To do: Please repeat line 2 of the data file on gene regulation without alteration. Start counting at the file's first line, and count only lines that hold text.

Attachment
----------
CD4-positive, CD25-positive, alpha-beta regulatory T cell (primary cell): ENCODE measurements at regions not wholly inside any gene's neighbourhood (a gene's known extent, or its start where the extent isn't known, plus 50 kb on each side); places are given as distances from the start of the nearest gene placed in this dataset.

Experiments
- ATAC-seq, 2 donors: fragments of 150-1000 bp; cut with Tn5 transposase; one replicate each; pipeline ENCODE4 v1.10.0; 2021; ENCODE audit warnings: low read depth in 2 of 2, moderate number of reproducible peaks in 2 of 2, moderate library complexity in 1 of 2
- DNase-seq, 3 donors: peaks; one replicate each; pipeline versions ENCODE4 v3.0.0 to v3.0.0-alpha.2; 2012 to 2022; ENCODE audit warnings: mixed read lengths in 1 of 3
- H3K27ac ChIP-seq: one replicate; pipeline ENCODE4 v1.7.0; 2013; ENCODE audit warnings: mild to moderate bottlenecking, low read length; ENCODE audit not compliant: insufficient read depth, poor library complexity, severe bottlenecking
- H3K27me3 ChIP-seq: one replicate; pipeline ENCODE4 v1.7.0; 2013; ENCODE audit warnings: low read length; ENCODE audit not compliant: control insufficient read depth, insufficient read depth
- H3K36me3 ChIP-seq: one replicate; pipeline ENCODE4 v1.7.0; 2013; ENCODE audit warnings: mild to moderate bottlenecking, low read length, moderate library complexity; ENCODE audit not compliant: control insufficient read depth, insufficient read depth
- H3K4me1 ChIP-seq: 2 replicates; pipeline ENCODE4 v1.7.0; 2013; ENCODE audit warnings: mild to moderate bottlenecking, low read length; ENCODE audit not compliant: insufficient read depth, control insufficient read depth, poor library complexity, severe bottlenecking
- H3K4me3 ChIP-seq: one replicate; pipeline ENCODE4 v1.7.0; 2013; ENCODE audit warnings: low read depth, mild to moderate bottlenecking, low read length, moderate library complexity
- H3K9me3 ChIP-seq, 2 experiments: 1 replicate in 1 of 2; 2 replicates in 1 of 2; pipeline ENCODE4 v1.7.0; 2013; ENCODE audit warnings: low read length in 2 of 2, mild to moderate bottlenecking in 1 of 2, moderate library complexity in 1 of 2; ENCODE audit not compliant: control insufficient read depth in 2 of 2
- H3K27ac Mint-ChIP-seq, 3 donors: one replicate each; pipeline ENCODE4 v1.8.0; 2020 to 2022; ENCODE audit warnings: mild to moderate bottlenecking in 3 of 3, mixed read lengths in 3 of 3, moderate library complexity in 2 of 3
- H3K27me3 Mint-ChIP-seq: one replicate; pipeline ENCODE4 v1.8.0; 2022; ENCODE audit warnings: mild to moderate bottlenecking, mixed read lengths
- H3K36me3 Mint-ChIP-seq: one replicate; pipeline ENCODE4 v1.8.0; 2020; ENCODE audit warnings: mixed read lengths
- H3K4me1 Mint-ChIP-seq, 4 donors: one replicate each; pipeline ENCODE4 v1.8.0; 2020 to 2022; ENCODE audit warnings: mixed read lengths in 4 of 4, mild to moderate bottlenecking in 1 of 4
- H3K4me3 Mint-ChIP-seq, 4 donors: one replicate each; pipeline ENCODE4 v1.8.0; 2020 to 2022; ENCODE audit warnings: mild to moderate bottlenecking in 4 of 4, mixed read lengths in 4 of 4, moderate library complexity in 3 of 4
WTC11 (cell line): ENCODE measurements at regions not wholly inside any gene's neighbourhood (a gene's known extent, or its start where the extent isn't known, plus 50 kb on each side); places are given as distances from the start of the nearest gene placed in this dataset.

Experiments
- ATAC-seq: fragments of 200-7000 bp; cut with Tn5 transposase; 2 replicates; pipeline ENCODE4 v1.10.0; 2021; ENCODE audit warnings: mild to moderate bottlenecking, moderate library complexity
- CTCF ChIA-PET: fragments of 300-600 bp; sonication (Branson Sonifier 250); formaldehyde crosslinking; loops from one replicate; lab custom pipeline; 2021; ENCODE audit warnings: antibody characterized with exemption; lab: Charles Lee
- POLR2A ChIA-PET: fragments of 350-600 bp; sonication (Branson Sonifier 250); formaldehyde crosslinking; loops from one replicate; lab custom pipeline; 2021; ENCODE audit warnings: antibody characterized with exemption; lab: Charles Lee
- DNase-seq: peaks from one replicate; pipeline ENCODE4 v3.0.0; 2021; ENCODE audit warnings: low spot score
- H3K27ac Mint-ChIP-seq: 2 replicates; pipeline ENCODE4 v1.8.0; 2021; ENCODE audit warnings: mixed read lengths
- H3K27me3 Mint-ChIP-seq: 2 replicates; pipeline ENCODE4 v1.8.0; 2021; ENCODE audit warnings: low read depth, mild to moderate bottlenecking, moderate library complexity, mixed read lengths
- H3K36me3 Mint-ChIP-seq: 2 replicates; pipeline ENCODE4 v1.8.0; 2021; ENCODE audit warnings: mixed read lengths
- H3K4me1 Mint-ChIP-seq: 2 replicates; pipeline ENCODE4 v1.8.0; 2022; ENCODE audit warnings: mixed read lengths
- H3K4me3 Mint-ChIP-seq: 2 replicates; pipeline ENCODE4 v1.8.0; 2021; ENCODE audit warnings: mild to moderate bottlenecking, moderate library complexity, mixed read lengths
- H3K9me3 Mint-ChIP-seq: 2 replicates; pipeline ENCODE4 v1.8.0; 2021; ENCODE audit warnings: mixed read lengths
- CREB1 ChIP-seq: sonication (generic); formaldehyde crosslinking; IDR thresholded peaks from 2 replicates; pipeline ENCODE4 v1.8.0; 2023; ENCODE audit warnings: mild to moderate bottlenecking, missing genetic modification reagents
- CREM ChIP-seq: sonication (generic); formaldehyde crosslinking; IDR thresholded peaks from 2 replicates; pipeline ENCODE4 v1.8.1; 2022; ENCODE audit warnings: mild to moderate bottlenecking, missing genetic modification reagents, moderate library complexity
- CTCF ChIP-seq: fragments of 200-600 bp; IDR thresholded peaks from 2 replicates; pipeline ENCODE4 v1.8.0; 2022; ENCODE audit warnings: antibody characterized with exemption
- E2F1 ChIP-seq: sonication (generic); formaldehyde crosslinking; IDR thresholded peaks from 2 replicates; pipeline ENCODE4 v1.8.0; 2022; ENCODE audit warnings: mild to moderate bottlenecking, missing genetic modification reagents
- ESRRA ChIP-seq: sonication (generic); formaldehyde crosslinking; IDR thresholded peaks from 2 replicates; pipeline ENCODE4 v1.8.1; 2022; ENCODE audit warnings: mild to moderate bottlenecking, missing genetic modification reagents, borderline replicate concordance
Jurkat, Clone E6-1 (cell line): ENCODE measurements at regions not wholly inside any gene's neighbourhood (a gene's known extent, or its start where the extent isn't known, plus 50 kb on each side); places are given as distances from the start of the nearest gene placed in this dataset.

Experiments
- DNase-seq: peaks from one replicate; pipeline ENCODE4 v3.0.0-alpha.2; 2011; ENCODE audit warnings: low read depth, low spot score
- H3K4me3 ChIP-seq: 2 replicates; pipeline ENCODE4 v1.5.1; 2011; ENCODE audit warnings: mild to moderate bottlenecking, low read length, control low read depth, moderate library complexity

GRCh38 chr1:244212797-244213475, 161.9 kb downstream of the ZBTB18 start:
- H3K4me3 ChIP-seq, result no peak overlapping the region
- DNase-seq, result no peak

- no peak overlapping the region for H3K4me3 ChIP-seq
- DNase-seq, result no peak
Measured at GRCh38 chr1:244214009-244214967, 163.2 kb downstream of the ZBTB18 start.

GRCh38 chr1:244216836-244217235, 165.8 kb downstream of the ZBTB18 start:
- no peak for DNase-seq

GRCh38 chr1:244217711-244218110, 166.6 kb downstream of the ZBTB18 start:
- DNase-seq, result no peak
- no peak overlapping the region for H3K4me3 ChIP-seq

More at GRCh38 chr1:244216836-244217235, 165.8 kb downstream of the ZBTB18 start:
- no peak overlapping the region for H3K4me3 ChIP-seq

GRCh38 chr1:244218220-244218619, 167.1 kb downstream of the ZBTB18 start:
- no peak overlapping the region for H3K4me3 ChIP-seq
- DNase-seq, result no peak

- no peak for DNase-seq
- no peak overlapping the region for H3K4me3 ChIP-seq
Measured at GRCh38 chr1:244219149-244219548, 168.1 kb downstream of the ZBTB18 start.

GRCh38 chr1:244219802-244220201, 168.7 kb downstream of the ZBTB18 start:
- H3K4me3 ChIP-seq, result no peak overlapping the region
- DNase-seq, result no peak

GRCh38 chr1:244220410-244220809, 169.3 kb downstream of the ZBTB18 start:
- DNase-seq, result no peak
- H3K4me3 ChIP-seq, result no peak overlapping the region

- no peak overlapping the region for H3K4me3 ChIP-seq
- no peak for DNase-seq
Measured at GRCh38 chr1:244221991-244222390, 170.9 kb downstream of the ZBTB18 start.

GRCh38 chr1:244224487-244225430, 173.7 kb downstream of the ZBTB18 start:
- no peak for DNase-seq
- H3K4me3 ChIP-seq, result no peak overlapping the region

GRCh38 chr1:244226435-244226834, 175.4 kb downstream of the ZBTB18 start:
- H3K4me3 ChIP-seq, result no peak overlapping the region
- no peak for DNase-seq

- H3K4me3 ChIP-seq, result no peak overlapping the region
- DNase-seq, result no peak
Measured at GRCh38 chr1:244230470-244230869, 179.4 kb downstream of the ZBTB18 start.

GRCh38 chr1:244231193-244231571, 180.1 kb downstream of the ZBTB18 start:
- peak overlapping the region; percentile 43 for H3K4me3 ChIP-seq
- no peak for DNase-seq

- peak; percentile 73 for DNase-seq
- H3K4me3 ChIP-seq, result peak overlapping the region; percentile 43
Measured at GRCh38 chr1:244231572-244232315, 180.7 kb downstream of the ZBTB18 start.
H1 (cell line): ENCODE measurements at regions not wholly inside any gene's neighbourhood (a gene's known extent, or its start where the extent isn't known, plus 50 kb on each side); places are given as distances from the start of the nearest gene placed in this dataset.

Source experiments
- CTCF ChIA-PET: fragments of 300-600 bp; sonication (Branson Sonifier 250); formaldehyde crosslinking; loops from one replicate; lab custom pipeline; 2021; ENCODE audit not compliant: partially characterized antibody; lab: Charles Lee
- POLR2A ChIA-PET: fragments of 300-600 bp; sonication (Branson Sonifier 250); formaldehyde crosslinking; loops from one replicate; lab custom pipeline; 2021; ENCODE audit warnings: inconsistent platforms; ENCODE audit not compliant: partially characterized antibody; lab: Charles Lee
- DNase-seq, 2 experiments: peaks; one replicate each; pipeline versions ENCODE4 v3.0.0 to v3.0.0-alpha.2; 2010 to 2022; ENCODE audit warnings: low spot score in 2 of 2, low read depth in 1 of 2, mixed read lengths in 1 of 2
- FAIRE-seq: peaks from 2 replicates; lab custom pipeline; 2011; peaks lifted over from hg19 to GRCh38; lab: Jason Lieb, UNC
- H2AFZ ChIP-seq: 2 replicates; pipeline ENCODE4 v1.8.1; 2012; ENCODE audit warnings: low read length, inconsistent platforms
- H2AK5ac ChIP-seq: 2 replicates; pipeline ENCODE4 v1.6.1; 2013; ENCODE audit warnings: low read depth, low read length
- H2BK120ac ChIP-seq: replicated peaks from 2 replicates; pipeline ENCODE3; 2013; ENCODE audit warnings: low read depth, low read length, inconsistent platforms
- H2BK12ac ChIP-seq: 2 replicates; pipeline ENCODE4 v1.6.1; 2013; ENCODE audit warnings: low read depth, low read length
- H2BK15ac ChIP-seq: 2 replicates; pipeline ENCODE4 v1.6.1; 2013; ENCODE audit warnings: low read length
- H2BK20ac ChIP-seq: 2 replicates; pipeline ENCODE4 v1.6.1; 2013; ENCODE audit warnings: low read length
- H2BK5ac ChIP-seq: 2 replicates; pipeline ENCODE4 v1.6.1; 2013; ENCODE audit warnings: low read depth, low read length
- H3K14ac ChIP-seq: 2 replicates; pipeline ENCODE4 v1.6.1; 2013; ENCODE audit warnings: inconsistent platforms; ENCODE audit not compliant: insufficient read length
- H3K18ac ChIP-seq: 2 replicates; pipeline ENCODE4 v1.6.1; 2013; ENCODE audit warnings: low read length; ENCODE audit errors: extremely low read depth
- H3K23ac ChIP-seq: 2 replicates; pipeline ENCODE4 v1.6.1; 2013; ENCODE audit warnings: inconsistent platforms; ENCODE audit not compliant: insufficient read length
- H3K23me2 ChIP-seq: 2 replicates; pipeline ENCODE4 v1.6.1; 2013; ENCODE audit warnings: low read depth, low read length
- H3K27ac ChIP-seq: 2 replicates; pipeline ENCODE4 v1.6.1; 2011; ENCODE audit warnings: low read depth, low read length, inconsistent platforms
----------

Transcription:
Experiments